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Beyond: How Quantic Dream's latest is more than just Heavy Rain 2

by Andrew Yoon, shacknews.com, Jun 7, 2012 4:00PM PDT

Heavy Rain was a surprise success for Quantic Dream and Sony. It was a human story, a stark contrast to the bombastic Hollywood-style action games that have come to define the market. Choices mattered, and most importantly of all, failure didn't mean the end of the story.

What if David Cage and the rest of the team at Quantic could build upon those strengths--but add more meaningful gameplay, and higher-octane action? The end result is Beyond: Two Souls, a game revealed at Sony's E3 press conference days earlier.

In many ways, Beyond feels like "Heavy Rain 2." When playing as Jodie (Ellen Page), you interact with the environment in the same way. On-screen button prompts show you what you can use, and how you can use it. As in Quantic's last game, Beyond attempts to translate the motion in a meaningful way, instead of assigning arbitrary buttons, as in most games' QTE sequences. For example, picking up a cup may involve pushing the analog stick up, while kicking a door down will require shaking the controller.

In one part of the demo, Jodie had to escape getting caught by the authorities. She rushes out of her train car, but it's too late--they've already spotted her. She runs forward, trying to open various doors by using the on-screen prompts. Eventually, she makes her way to the top of the train. As she runs towards the front of the train, cops try to grab her; Jodie must dodge by clearing QTE sections. As in Heavy Rain, failing a single QTE doesn't necessarily mean the fight is over, however. Instead, it simply changes. Jodie might fall, for example, and initiate a different QTE sequence, where she must recover.

The similarities between Heavy Rain and Beyond stop there, however. Whereas Cage intentionally avoided supernatural abilities in Heavy Rain after the criticisms he faced after Indigo Prophecy, he's fully embracing the paranormal this time around. Jodie is bonded to a spirit named Aiden, and that allows Beyond to become a very different game. For example, the action scenes are a lot more over-the-top than what Heavy Rain's story could afford. On top of the train, Jodie has the option of jumping off the train--protected by a translucent blue shield offered by her spiritual companion.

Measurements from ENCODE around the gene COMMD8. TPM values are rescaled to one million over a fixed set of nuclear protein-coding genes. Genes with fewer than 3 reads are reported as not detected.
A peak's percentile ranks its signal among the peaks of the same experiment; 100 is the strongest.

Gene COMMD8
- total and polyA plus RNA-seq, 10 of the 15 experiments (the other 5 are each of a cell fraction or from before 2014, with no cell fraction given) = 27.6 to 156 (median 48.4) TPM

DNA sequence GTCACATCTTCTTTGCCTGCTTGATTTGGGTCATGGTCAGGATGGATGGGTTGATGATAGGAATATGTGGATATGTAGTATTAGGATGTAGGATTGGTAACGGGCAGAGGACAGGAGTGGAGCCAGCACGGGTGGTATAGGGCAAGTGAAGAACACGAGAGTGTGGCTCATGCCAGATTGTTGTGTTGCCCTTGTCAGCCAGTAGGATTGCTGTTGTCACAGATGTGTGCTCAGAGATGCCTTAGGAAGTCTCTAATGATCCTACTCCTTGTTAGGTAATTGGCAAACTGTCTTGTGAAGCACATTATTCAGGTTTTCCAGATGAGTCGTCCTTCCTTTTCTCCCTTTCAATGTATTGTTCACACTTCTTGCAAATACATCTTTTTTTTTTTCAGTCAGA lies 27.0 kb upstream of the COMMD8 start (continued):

In another sequence, Jodie is riding a motorcycle through a windy forest highway. This isn't a cutscene, however. Players must actually steer the bike using Sixaxis tilt controls. While QTEs are still a part of the gameplay, Beyond gives players far more direct control over the character, For example, in the aforementioned train sequence, Jodie was actually being steered directly by the player, only triggering QTE fights with cops when she ran too close to them. In another section, it's up to the player to run around and navigate the forest--all whilst avoiding detection from the cops.

As Jodie rides her bike, she eventually comes to a police barricade. Here, she decides to use the power of her ghost companion yet again, using Aiden's shield to drive directly through the roadblock. These are no ordinary cops, equipped with assault rifles. The shield is quite effective, however, with bullets bouncing off of it.